While our data set does not contain time tracking from before our teams transitioned to remote work, we observed (the second graph) that — on average — there was no correlation between the time of the day and hourly productivity. The 22 teams in our data set performed a total of 39 business processes, and each team member could choose when they performed each task. In effect, team members naturally scheduled their work so that their hourly productivity was constant.

Greater or lower team overlap was however an important factor for productivity; and by looking at how hourly productivity is related to team overlap, we saw that the business processes performed by our teams fall into three categories, according to whether having other team members online can help, hurt, or have no effect on completing certain tasks.

  • 41% of business processes were positively correlated with team overlap: Having a colleague around to give you that input you needed or to help you clarify how to do your work is often productive. In 16 out of the 39 processes that we studied, we saw workers were nearly 25% more productive during 9–5 than time elsewhere. Examples of such work include finalizing rates for insurance quotes, creating and approving production plans, and managing changes to the inventory.
  • 33% of business processes were neutrally correlated with team overlap: In 13 out of the 39 processes that we studied, productivity did not appear to depend on whether team members were working at the same time — and thus, it didn’t seem to matter when in the workday these tasks were completed. Example of such work include creating purchase orders and monitoring supply-demand status of products and warehouse allocations.
  • 26% of business processes were negatively correlated with team overlap. In 10 out of the 39 processes that we studied, team overlap was associated with low productivity — 28% lower during regular work hours, compared to times with lower team overlap. Perhaps worryingly, team members often conducted these processes between 9 AM–5 PM when there was high overlap. (That said, our data do not allow us to rule out the possibility that some of the negative correlation in this category was driven by team members shifting work on the most difficult parts of tasks to periods of high overlap.) Examples of such work include releasing purchase orders and updating employee details in a database.

Business processes in the first category benefit from team members working together at the same time; those in the second category are particularly good candidates for being conducted remotely in the long run; and those in the third category would benefit from explicit norms allowing team members to work on them remotely without distraction.

Lessons for Managers

Managers must consider how the digital workday might lead team members to push themselves harder or work odd hours. In some cases, team members may need to work for more hours in order to achieve the same outcomes. In other cases, the amount of work time may appear more burdensome when performed alone, at odd hours of the day or night, without much social cohesion and contact.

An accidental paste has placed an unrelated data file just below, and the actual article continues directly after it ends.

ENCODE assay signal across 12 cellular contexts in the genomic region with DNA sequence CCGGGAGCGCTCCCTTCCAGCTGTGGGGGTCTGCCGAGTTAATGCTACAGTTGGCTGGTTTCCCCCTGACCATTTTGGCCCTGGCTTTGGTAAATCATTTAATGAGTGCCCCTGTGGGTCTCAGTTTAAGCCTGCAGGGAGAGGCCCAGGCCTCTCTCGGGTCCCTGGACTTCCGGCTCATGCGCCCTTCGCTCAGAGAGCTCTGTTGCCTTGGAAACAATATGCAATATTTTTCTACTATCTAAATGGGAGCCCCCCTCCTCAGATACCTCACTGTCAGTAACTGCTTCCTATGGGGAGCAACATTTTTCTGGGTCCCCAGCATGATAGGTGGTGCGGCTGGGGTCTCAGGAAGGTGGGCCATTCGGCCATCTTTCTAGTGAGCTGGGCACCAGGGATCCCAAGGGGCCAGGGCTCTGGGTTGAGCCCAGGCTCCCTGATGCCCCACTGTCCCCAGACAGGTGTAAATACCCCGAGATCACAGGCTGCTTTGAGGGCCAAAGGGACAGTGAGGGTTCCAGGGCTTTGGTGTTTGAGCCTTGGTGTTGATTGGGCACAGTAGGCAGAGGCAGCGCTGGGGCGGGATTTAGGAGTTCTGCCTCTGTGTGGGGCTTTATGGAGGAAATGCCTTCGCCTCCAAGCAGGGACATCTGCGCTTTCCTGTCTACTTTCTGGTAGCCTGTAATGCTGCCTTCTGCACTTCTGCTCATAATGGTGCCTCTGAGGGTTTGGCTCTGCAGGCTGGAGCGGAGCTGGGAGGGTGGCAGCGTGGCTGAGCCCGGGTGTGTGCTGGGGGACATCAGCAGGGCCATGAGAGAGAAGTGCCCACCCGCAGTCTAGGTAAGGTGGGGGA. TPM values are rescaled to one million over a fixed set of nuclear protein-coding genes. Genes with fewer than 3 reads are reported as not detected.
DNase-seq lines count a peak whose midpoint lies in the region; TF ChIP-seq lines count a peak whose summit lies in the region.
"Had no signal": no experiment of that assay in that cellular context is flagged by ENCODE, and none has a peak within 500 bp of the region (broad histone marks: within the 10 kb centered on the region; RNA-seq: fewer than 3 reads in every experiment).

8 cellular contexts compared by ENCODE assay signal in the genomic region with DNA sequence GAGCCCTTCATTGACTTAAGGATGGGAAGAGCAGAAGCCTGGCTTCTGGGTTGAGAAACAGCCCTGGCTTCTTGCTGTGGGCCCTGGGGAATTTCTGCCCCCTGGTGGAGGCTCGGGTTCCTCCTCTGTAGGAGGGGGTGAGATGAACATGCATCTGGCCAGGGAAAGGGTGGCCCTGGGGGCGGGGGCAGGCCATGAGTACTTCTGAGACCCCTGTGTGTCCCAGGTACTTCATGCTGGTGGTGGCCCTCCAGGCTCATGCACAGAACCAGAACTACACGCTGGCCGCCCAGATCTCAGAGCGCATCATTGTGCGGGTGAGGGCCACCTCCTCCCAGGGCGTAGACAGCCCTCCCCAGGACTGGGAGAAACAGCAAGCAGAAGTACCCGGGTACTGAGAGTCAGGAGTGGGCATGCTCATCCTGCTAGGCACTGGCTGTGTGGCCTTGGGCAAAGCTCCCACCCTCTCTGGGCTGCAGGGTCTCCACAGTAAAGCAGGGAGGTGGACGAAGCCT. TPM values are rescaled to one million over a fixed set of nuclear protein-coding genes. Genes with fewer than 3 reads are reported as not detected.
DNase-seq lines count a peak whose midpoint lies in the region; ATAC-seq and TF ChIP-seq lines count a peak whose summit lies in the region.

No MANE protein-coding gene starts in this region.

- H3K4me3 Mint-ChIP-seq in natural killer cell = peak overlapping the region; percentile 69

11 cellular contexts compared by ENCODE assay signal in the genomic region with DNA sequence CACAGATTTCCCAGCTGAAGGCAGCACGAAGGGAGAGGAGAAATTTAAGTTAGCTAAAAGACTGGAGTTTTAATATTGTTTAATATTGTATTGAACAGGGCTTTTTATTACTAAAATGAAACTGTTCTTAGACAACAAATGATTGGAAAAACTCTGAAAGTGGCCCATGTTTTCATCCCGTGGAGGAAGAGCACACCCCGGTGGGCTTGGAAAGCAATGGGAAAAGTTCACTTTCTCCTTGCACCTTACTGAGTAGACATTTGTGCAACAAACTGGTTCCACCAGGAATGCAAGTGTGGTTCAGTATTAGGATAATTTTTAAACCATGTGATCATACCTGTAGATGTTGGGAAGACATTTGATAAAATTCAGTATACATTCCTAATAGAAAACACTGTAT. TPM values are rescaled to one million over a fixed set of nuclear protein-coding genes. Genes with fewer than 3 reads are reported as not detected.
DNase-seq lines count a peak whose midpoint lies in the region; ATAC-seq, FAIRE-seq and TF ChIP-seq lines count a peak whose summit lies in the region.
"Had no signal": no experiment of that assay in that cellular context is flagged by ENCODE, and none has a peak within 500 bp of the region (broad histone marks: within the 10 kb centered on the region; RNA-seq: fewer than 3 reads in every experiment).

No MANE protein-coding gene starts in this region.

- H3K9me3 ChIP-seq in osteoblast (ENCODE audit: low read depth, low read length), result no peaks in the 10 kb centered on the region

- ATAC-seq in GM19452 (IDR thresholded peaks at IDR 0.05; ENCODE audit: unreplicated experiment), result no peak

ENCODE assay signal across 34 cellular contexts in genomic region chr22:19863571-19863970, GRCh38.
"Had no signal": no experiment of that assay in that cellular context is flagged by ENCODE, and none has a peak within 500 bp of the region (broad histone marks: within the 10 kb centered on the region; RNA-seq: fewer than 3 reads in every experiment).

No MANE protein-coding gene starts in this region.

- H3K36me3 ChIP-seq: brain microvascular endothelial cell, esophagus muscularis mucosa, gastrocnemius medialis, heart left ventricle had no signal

Teams can address these challenges through a digital team charter, which establishes norms on work hours and team overlap. Some specific areas of focus include:

  • Making time to be together: You should establish “together hours” where 50+% of the team is expected to be online and working together. In our data set, we saw that teams had on average 7+ hours in the workday during which more than half the team was consistently online. Those hours are also when you should schedule business processes that benefit from having greater team overlap — as well as making and communicating decisions that affect the entire group.
  • Not forcing overlap: You shouldn’t be concerned if your team is not overlapping in a contiguous 7-hour block, or if the team is unable to achieve 50+% overlap all the time. (In our data set, we saw team overlap range from of 4-10 hours a day.) In every team there are processes that appear to be best performed individually, at times of low overlap.
  • Not micromanaging schedules: Allow your employees the flexibility to schedule their business processes as per their personal timing preferences. In our data, most team members appeared to naturally conduct their work at the times of the day when those business processes could be most efficiently performed.
  • Letting people log off: Establish norms for your team members to take the time and space to do focused work. These take two forms: “heads down” time, i.e., specific hours in the calendar where no team meetings are to be scheduled and team members are expected not to contact each other unless absolutely necessary, and “do not disturb” flags that individuals can use to signal when they need to focus.

The digital charter you create shouldn’t be a static document — you should revisit it regularly (e.g., at the start of each quarter) as your team gains experience with digital collaboration.

Managers also need to focus on reducing the toil of digital work. This presents serious challenges in a remote/hybrid work context since managers can no longer walk the hallway and build managerial intuition on a sustained program of toil reduction. Reducing physical toil requires objective assessment of what the end-user is doing at work; how that work is organized into structured vs. unstructured processes; and how those processes can be improved through multiple levers such as process improvement, user training, automation, and upgrade of underlying IT applications.

Managers can rebuild their intuition either through periodic retrospectives (as part of their digital team charter), via the use of internal or external operations consulting teams, or via the use of new tools that apply computer science to understanding how teams work in a digital environment.

***

Remote work is here to stay — and with it, new challenges for collaboration and productivity. Our research corroborates prior accounts of the remote workday as being “unending” — with productivity stretched across all hours, and periods of employee isolation. At the same time, we found that working alone can sometimes be productive — and in many cases, employees seem to be doing a good job of allocating tasks across different periods of the day.

Our analysis highlights the importance of establishing norms around team overlap, and suggests some simple strategies for combating the remote work’s practical and psychological downsides. With this sort of research, we can use lessons from the pandemic period to improve business operations — and make them more sustainable for employees in the long run.